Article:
From the Northern Territory to Victoria, Aboriginal and Torres Strait Islander artists are given the opportunity to compete in a number of Indigenous art prizes, worth up to $50,000.
But those entering the Western Australian Indigenous Art Awards have more to gain than just dollars – each finalist is also presented with the chance to collaborate with a professional curator to create, develop and subsequently showcase a repertoire of work that reflects his or her artistic practice.
“Finalists show a body of representative work, rather than one single work,” says judge Clotilde Bullen. “Artists can reveal their multidisciplinary practice rather than being forced to choose one work that may only represent one side to them. Once finalists are selected by the judging panel, the curator of the exhibition travels around the continent to speak with the artists, galleries, remote community art centres and owners of the artists' work in order to realise the display.”
The artists are then taken to the Art Gallery of WA to participate in the show.
“Certainly there are reputational benefits for the finalists, as the Award carries some prestige, but more than that, I think it’s an incredible experience for all working on the Award, including the artists,” Clotilde says. “I have had such wonderful feedback regarding the finalists’ participation in the show: the camaraderie that develops between the group of finalists and the people who accompany them to Perth to attend and support; the enthusiastic response from the press, from opening night attendees and the public – I hope that the artists leave feeling as if their voice has touched other people.”
Untitled (ngurti) by John Prince Siddon, 2014. Synthetic polymer paint, paint marker, felt tip pen and pencil on carved wood, 38x18 cm. Courtesy Mangkaja Arts and Resource Agency.
Fellow judge and Perth Institute of Contemporary Arts director Amy Barrett-Lennard says the awards provide a rare chance for finalists to meet other, likeminded artists, while at the same time creating a place for the public to explore a culture that’s constantly changing.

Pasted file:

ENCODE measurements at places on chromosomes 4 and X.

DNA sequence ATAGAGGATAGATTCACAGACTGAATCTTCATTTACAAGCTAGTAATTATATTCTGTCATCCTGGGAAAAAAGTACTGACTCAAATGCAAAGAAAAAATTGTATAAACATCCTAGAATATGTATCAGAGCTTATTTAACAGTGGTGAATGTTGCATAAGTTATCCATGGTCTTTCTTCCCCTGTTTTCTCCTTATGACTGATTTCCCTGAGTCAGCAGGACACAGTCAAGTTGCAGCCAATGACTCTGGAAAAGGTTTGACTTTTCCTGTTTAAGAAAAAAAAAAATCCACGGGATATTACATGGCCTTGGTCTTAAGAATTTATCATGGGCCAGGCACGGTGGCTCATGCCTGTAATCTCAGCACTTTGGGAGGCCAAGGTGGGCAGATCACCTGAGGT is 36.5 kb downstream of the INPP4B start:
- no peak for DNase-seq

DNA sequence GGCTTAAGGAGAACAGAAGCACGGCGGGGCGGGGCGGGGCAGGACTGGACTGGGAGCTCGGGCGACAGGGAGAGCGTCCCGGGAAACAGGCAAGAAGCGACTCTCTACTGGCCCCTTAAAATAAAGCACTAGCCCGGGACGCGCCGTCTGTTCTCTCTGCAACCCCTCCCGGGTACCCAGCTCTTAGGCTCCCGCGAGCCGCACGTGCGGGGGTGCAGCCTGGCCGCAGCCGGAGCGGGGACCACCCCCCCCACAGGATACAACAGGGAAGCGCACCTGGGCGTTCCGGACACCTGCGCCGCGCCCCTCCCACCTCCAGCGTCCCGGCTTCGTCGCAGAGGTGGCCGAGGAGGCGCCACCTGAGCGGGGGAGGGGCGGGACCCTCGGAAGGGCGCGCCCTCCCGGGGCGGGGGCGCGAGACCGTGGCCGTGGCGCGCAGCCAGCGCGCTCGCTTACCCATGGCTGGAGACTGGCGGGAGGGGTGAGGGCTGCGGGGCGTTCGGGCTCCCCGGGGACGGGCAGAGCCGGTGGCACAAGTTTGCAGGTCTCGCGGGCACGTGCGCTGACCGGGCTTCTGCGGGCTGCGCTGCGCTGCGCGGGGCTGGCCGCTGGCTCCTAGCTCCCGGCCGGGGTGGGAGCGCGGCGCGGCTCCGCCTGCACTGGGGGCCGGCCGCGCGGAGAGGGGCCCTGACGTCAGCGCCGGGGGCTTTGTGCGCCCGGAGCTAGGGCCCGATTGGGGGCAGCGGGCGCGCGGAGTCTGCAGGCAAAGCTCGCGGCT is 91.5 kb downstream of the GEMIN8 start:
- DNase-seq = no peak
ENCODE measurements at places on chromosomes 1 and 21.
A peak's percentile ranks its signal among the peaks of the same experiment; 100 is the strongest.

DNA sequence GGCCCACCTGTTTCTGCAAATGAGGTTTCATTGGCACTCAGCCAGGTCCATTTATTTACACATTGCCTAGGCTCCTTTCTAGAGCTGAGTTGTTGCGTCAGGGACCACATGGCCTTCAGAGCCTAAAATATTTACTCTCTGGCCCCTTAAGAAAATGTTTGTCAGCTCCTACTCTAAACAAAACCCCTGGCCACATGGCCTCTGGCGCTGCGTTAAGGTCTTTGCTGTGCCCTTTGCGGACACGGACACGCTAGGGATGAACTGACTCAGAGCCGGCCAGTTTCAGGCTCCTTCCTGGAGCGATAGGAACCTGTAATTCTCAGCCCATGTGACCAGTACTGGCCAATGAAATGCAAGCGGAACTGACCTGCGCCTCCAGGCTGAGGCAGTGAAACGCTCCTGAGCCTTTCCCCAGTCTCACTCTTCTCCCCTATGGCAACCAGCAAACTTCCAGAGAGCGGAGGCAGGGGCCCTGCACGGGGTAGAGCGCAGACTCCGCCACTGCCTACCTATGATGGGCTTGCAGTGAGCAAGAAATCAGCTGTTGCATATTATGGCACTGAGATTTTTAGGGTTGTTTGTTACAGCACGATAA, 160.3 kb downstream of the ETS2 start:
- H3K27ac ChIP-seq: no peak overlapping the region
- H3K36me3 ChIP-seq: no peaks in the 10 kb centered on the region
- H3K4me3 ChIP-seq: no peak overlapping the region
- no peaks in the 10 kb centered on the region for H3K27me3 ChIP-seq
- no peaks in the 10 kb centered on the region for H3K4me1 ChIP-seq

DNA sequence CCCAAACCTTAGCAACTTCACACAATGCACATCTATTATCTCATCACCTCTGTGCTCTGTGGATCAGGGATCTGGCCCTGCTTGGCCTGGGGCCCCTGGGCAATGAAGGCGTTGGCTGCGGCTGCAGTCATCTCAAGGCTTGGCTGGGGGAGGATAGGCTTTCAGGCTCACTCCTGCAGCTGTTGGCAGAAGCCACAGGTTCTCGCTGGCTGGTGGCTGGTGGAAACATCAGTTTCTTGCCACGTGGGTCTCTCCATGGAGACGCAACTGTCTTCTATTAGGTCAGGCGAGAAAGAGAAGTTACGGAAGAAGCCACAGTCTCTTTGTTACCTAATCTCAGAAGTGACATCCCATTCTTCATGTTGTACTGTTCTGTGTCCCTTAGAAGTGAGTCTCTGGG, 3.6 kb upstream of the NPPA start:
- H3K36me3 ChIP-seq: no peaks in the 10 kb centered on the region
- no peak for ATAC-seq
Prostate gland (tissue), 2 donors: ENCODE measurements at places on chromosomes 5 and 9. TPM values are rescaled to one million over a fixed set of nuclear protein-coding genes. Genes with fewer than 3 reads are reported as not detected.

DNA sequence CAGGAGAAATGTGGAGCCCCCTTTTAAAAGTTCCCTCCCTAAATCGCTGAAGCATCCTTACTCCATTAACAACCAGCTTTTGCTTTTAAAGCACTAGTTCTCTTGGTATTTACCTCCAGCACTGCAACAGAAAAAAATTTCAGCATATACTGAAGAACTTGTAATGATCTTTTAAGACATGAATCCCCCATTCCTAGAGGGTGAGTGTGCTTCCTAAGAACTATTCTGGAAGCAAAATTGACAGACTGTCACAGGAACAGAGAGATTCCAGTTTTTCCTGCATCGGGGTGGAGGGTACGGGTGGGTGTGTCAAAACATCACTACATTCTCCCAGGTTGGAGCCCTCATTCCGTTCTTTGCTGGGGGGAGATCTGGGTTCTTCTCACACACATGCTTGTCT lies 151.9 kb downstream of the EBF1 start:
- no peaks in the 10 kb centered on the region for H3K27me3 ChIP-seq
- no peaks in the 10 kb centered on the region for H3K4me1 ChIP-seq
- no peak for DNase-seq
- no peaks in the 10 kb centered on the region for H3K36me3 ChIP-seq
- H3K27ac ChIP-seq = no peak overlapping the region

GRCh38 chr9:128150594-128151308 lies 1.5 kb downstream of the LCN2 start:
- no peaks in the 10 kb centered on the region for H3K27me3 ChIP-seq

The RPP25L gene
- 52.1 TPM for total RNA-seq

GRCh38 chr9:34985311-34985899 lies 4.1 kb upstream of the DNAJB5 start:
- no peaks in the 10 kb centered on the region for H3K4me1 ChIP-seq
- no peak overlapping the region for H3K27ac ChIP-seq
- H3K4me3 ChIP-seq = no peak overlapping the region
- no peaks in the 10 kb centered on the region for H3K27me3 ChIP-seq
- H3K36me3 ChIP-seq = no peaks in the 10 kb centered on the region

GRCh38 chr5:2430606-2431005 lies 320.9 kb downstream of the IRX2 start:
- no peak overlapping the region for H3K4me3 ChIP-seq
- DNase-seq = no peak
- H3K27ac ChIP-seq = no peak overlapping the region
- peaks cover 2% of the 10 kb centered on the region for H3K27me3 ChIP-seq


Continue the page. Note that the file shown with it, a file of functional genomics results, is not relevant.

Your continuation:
“While I believe it is important for the work of Indigenous Australian artists to be presented alongside that of their non-Indigenous counterparts, I think there is also a place for a particular profiling and analysis of the current trends in Aboriginal and Torres Strait Islander art that can only happen in an event like the WA Indigenous Art Awards,” Amy says. “It offers audiences a chance to see Indigenous culture as a living, breathing and very much evolving thing that is so varied across the country, but which nevertheless has some key unifying aspects.”
Those aspects can be seen through artworks that focus on issues of identity, notions of authenticity and authority in a postcolonial era, histories of displacement and loss, threats to land and cultural ownership, and relationship to country.
Untitled by Nonggirrnga Marawili, 2015. Natural ochres and earth pigments on board, 244x122 cm. Courtesy the artist and Buku-Larrnggay Mulka Centre.
“The approaches to art-making are so varied from community to community and city to city – that was one of the really startling things about the selection of artists,” Amy says.
While a large majority of Indigenous artists have their works recognised through commercial galleries, Amy explains, the representation of Indigenous artists’ work in public galleries is not as consistent. The Art Awards is an exception to the rule, being the only ongoing Aboriginal and Torres Strait Islander-specific award in the state.
“The Art Gallery of WA has really strong relationships with arts centres in remote communities across Australia,” she says. “They are all invited and very much encouraged to nominate their artists for the awards.”
Tjitjiti by Carlene West, 2014. Acrylic on linen, 197x137cm. Courtesy Arthur Roe Collection.
Those nominated come from across generations and geographical locations, and this year include WA finalists Billy Yunkura Atkins, Carlene West, Simon Hogan, Sandra Hill, John Prince Siddon and Eunice Porter, who get to compete for a $10,000 prize, in a field only open to WA artists.
“[The WA prize] has encouraged remote community art centres in Western Australia and their artists to put forward nominations, and it has encouraged independent Western Australian artists to talk to their gallerists or representatives about becoming nominated,” Clotilde says. “We have also seen how it has inspired Western Australian Indigenous artists to produce outstanding, innovative work that will rightfully earn them a place as a finalist, and if we can continue to encourage more exciting and creative ways of working, then the Award has done its job, I think.”
Western Australian Indigenous Art Awards 2015, Art Gallery of Western Australia, July 4-October 12.